The origins of the Scottish forum non conveniens doctrine

Ardavan Arzandeh

Research output: Contribution to journalArticle (Academic Journal)peer-review

1 Citation (Scopus)
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Abstract

Scotland is widely regarded as the birthplace of forum non conveniens. The doctrine is perhaps Scots law’s most important private-international-law export, helping to shape the development of similar principles across the common law world. However, notwithstanding the doctrine’s significance and long-running history, relatively little is known about its origins in Scotland. The principal intention of the article is to trace the Scots doctrine’s genesis. In this respect, its chief contention is that the discretionary staying-of-proceedings practice – resembling that at the heart of the modern-day forum non conveniens doctrine – is not actually as deep-seated as it has been widely believed. Rather, it is argued that the availability of the practice was first acknowledged in Scotland in M’Morine v Cowie in 1845.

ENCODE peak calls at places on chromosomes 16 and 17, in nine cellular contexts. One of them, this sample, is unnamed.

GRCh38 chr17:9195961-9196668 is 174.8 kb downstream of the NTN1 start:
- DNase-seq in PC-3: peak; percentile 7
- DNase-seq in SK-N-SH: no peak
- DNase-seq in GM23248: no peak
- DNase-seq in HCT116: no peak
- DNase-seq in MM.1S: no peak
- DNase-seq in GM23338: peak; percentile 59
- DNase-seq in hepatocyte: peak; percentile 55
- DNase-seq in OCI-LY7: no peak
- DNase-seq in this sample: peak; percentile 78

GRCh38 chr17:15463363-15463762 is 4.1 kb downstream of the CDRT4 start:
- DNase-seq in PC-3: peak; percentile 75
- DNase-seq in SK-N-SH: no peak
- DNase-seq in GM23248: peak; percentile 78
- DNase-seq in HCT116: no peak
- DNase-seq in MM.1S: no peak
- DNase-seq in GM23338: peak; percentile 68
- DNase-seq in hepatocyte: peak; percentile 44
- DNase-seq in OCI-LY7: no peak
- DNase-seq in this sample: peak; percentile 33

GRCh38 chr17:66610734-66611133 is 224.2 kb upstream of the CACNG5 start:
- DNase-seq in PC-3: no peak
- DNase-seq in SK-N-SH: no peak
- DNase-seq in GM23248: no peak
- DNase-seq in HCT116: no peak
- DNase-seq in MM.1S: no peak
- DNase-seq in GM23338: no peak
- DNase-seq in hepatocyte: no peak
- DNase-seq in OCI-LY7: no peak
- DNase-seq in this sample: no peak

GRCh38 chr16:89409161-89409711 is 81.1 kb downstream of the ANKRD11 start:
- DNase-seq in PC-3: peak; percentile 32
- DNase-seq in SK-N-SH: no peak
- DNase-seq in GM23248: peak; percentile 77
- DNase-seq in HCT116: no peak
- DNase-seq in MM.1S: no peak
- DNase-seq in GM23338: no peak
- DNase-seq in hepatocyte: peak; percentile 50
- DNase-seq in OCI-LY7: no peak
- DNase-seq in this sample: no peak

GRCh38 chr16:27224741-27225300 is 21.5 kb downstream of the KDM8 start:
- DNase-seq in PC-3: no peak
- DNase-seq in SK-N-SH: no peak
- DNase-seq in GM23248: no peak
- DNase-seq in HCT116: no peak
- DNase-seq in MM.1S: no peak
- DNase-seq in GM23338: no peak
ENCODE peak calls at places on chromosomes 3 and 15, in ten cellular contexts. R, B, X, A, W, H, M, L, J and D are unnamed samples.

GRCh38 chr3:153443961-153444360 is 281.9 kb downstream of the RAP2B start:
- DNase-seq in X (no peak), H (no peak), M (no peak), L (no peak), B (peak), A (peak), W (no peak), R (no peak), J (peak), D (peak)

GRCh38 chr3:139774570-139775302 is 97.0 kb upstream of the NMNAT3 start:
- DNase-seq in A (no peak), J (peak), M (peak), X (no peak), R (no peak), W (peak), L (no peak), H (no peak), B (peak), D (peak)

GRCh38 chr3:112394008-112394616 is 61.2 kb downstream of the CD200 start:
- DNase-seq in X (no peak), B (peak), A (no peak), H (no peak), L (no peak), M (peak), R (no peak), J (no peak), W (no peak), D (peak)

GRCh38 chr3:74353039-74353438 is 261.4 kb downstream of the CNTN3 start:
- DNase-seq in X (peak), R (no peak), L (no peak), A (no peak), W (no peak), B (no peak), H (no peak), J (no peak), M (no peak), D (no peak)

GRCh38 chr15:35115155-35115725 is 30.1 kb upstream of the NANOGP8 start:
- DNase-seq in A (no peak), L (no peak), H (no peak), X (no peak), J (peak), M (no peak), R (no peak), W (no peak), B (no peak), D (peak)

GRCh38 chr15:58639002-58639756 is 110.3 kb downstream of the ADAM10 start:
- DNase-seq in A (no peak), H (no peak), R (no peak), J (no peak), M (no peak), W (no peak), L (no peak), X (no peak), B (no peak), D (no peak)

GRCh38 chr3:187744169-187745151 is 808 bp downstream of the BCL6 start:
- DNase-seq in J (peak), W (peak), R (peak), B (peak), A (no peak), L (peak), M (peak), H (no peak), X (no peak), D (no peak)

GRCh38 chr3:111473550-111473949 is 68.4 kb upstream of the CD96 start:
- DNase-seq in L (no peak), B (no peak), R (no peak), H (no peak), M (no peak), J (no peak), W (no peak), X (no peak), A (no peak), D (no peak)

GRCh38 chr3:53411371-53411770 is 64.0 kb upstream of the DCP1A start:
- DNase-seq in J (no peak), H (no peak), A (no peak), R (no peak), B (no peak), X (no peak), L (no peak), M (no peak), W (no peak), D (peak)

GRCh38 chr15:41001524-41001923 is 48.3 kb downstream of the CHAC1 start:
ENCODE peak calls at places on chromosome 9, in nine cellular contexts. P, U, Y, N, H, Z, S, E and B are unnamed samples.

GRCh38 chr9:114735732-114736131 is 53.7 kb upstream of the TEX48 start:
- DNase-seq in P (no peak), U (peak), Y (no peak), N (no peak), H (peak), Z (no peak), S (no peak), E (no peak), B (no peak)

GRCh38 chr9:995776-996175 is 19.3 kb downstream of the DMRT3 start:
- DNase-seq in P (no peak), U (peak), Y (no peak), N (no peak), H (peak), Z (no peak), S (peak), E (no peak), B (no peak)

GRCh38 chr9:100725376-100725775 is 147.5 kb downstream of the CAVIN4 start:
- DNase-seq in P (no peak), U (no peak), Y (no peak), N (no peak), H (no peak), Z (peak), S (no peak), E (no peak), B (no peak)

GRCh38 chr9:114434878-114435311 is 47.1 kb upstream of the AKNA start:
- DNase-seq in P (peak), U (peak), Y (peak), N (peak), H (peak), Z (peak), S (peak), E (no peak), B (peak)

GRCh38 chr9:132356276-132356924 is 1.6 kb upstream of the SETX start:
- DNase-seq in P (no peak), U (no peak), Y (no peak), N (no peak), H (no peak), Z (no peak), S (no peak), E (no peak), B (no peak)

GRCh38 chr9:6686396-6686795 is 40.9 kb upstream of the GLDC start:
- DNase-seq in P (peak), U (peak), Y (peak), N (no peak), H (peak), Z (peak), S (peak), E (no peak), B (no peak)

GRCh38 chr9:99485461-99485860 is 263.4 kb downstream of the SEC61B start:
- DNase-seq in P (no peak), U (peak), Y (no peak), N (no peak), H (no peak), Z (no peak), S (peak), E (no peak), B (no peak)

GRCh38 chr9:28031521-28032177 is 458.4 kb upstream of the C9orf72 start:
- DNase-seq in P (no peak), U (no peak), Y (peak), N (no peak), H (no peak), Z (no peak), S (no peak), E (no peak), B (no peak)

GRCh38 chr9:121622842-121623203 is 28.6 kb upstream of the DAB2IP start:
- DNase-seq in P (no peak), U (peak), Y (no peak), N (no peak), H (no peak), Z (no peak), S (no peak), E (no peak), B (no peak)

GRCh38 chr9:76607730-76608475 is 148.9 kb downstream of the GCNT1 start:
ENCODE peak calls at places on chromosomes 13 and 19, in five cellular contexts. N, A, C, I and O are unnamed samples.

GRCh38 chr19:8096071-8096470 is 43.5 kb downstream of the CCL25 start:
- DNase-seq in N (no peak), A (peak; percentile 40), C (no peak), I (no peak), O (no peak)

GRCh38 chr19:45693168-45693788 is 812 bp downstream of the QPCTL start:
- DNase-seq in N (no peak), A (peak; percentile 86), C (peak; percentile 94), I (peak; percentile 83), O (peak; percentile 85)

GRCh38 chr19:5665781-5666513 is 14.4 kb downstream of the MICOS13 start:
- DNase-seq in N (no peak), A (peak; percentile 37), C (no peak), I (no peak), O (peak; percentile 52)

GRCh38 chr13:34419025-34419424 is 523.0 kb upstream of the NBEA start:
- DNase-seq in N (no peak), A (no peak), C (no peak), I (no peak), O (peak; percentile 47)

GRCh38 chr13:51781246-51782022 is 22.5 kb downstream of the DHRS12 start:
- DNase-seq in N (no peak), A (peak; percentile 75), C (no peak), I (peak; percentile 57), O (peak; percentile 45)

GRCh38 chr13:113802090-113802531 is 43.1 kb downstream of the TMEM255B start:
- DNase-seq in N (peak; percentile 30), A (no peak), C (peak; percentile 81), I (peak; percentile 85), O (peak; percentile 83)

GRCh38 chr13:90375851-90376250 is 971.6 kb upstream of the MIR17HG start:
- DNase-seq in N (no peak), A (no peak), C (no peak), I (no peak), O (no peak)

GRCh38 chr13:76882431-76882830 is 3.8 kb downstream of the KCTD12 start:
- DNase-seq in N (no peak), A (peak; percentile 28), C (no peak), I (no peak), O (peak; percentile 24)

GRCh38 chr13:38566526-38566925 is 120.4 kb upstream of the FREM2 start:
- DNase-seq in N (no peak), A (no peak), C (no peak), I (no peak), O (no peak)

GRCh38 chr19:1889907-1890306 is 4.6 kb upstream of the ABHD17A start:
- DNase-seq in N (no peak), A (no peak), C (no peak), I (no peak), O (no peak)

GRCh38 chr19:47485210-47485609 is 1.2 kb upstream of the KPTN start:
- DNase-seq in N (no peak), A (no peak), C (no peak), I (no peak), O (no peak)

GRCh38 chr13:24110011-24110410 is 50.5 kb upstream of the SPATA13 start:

Original languageEnglish
Pages (from-to)130-151
Number of pages22
JournalJournal of Private International Law
Volume13
Issue number1
Early online date7 Apr 2017
DOIs
Publication statusPublished - 2017

Keywords

  • Private International law
  • jurisdiction
  • forum non conveniens doctrine

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